Wednesday, May 30, 2007

The Golden Mean

From Daylight Atheism:

When the history of our era is written, there is much that will be said about the failures of traditional, mainstream media organizations. One of the most disappointing is the media's ritualized exaltation of "balance", which in practice means giving equal time and attention to both sides of a debate regardless of whether one side's views are more in agreement with the facts. I wrote about the harmful effects of this ignorant and lazy practice last year, in "The Illusion of Balance".


Islam, Muslims & the World - a brief, paradigmatic analysis

An atheist ex-muslim speaks out. Very well written and well worth reading.

Sunday, May 27, 2007

Social Institutions

Religion, for all its misguided ideas and misdirected energy, has provided the context in which our entire society has evolved. For better or worse, this is where we are. Each of us is a product of our religious heritage. Even as we open our eyes to the realities of the world around us, we still harbor deep inside, ideas of religious origin, many of which have no relationship to reality. Some of these we can identify and expunge, while others won't be so easy to shake off. They will remain with us in some form and we'll need to reach an accommodation with them.

A great many of our social institutions and traditions to which we all are to some extent inured, trace their roots directly or indirectly to our religious past. We depend to a significant degree on many of these. If it were somehow possible to suddenly remove religion from our society beginning on a date certain, the result would be an unmitigated disaster, as much or all of our social order would rapidly collapse in the resulting cultural vacuum. This is how deeply entangled we are with religion today - even those of us who consider ourselves atheists, having outgrown the core religious beliefs.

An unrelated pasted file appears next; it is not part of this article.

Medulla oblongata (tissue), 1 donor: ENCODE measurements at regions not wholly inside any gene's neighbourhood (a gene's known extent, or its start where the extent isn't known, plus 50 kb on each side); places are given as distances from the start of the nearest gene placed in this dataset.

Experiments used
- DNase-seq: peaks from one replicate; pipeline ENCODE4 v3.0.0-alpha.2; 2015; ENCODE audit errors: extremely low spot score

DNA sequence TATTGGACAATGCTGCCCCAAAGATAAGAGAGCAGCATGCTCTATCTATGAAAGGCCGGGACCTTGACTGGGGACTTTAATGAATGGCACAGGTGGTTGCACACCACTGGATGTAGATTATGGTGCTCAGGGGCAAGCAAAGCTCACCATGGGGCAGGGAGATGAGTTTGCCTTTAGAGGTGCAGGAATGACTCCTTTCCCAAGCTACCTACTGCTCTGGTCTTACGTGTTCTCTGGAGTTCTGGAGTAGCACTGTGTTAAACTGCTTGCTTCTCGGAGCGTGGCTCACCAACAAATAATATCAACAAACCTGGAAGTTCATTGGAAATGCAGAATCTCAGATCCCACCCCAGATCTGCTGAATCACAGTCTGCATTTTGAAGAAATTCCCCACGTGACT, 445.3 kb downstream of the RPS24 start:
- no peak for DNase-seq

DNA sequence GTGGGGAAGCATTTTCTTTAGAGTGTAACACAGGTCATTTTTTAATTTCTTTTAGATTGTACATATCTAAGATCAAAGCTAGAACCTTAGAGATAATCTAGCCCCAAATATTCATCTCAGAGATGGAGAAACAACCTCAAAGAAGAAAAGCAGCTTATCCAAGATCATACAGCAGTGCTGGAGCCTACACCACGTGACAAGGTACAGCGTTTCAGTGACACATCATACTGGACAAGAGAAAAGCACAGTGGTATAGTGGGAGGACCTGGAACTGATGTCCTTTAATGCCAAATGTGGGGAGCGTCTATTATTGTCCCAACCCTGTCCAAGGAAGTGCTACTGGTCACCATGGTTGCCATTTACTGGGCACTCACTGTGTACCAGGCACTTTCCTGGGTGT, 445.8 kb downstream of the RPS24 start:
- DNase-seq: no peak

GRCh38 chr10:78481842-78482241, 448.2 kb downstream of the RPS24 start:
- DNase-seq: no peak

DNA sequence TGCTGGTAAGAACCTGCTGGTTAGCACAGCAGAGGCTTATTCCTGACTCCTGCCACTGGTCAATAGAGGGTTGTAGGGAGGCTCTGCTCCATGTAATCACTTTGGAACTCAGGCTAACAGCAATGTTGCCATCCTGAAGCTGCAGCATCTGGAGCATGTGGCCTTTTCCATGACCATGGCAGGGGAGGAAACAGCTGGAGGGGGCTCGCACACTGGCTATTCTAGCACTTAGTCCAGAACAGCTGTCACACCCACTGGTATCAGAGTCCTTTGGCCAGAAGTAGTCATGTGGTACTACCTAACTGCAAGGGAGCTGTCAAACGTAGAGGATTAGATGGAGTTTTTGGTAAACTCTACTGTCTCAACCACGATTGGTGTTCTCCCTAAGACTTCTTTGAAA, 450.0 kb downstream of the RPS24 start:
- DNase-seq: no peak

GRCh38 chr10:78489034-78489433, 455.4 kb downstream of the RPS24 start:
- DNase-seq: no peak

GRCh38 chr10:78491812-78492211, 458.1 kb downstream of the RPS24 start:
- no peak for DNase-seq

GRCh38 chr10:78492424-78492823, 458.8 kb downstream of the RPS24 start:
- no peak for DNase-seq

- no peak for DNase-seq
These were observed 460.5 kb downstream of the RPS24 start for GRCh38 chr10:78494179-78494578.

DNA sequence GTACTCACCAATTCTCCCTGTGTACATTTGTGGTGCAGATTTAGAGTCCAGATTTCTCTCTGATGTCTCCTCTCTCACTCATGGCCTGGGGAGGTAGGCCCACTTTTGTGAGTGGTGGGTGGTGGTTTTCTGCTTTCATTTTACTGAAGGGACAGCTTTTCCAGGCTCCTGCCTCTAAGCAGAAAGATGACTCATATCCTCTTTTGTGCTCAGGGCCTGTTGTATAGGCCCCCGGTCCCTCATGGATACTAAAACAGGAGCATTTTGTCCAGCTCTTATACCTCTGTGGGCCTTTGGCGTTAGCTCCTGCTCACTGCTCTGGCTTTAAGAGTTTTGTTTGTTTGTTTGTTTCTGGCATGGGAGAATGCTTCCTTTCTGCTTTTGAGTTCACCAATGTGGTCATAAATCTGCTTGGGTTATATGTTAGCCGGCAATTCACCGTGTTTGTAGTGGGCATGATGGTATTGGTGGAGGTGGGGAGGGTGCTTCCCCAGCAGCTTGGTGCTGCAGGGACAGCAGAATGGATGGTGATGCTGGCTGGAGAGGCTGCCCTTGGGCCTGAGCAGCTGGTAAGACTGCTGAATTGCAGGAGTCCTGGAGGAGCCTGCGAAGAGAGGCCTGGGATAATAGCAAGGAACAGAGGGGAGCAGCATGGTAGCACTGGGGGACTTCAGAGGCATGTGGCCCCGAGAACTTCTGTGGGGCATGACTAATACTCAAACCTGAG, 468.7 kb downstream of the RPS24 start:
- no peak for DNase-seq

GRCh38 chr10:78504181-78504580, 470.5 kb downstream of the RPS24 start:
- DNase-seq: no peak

Perhaps fortunately, societies don't change instantly. Change has a way of setting its own pace. Individuals can exercise some influence over that pace by actively promoting their ideas, but it will unavoidably take time for religion to finally dissipate. I would guess that the most optimistic plausible estimate in the face of a well orchestrated effort would be 3-4 generations, but more realistically, given the large and complex human population, it could easily take more than 10 generations.

In some ways this is a depressing thought - none of us will live to see a world free of religion and the strife it brings. We are condemned to live out our lives surrounded by religious institutions and traditions with people blindly following.

What we can do in our time and in each generation that follows is to actively promote the values of critical thinking, of introspection, self examination and self improvement, of acting to improve the world, each in our own small way. We can take some satisfaction when we see that our contribution has made a difference, however subtle it may be. The goal here is not to promulgate yet another dogma - on the contrary, it's to help equip others to think for themselves, draw their own conclusions, and join the discourse.

We can work to apply pressure to educational institutions to include critical thinking in every aspect of their curriculum. We can aggressively work to debunk religious dogma. And we can help nurture the garden of social institutions and traditions that, over time, should evolve to provide better alternatives to religious ones. These will not gain acceptance if they feel contrived. They must evolve naturally if they are to feel natural.

Many existing traditions now associated with religion may survive in some form; the seasonal festivals being a likely example. Instead of "Christmas", some kind of winter festival might survive. Some quickly dismiss these as "pagan" rituals; but why not celebrate the changing of the seasons in and of itself? Season change is a beautiful part of nature without superimposing any mystical or supernatural nonsense.

Internet social activities probably represent several good examples of new social institutions and associated traditions. Activities like Instant Messaging, "Chat rooms", Blogging, participation in various message boards, multiplayer online games - these are evolving rapidly; their own traditions and language are taking shape.